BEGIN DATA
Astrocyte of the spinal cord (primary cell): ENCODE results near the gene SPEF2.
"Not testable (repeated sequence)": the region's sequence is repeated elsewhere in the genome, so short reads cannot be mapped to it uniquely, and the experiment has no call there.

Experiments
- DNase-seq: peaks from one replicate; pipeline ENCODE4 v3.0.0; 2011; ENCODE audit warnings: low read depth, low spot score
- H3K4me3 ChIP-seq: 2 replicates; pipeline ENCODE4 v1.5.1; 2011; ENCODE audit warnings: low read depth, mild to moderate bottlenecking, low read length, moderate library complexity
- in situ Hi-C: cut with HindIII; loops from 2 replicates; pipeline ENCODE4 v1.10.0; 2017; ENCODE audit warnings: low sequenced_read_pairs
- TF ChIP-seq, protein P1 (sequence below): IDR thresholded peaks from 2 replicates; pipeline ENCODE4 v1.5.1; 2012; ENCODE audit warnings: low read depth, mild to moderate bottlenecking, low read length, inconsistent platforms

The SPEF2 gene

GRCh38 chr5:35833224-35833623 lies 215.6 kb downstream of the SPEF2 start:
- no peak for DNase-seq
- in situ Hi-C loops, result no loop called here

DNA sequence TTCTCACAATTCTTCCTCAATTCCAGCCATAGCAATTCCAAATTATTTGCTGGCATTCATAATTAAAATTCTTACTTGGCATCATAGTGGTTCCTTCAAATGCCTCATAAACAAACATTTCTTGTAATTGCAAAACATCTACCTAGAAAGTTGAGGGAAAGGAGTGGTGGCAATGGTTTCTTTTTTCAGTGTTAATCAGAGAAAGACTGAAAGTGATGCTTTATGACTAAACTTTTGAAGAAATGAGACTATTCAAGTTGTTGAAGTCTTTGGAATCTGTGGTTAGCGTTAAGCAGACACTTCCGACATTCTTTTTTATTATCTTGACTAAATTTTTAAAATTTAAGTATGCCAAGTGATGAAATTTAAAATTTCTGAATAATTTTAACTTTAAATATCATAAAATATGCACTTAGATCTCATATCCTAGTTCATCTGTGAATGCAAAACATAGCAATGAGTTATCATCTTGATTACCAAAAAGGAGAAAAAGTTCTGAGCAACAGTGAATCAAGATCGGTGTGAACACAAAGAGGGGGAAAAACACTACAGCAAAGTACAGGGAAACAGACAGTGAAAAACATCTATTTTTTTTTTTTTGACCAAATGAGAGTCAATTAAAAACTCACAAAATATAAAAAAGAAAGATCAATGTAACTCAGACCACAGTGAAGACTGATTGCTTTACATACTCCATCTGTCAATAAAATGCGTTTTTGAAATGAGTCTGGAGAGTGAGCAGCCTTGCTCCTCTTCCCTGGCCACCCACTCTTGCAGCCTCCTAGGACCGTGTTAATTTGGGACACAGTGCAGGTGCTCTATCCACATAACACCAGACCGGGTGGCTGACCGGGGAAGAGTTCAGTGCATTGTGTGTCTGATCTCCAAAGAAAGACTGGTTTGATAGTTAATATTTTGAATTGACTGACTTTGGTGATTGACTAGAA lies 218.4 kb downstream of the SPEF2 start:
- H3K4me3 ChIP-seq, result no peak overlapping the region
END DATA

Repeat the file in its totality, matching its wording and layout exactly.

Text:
Astrocyte of the spinal cord (primary cell): ENCODE results near the gene SPEF2.
"Not testable (repeated sequence)": the region's sequence is repeated elsewhere in the genome, so short reads cannot be mapped to it uniquely, and the experiment has no call there.

Experiments
- DNase-seq: peaks from one replicate; pipeline ENCODE4 v3.0.0; 2011; ENCODE audit warnings: low read depth, low spot score
- H3K4me3 ChIP-seq: 2 replicates; pipeline ENCODE4 v1.5.1; 2011; ENCODE audit warnings: low read depth, mild to moderate bottlenecking, low read length, moderate library complexity
- in situ Hi-C: cut with HindIII; loops from 2 replicates; pipeline ENCODE4 v1.10.0; 2017; ENCODE audit warnings: low sequenced_read_pairs
- TF ChIP-seq, protein P1 (sequence below): IDR thresholded peaks from 2 replicates; pipeline ENCODE4 v1.5.1; 2012; ENCODE audit warnings: low read depth, mild to moderate bottlenecking, low read length, inconsistent platforms

The SPEF2 gene

GRCh38 chr5:35833224-35833623 lies 215.6 kb downstream of the SPEF2 start:
- no peak for DNase-seq
- in situ Hi-C loops, result no loop called here

DNA sequence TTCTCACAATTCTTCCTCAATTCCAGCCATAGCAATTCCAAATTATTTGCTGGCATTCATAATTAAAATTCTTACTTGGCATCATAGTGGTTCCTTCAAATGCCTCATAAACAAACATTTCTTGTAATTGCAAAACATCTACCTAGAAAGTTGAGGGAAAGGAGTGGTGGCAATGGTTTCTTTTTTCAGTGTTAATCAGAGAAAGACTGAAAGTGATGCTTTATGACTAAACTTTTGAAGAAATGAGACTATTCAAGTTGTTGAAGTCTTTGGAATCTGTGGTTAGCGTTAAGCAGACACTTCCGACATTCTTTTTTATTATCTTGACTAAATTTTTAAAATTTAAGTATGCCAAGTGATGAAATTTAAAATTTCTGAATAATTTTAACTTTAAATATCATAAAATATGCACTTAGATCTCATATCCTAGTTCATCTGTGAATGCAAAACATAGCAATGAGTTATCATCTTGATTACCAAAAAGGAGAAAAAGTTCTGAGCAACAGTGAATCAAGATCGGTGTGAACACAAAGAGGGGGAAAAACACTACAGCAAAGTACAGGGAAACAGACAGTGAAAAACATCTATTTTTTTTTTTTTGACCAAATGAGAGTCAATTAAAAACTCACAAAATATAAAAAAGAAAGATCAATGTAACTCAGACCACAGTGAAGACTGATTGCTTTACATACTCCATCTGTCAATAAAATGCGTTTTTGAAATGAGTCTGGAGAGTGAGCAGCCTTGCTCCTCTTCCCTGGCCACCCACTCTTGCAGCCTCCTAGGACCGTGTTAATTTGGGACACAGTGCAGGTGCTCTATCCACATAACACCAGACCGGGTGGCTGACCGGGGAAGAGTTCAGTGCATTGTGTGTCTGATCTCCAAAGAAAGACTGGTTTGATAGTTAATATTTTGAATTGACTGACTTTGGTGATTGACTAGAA lies 218.4 kb downstream of the SPEF2 start:
- H3K4me3 ChIP-seq, result no peak overlapping the region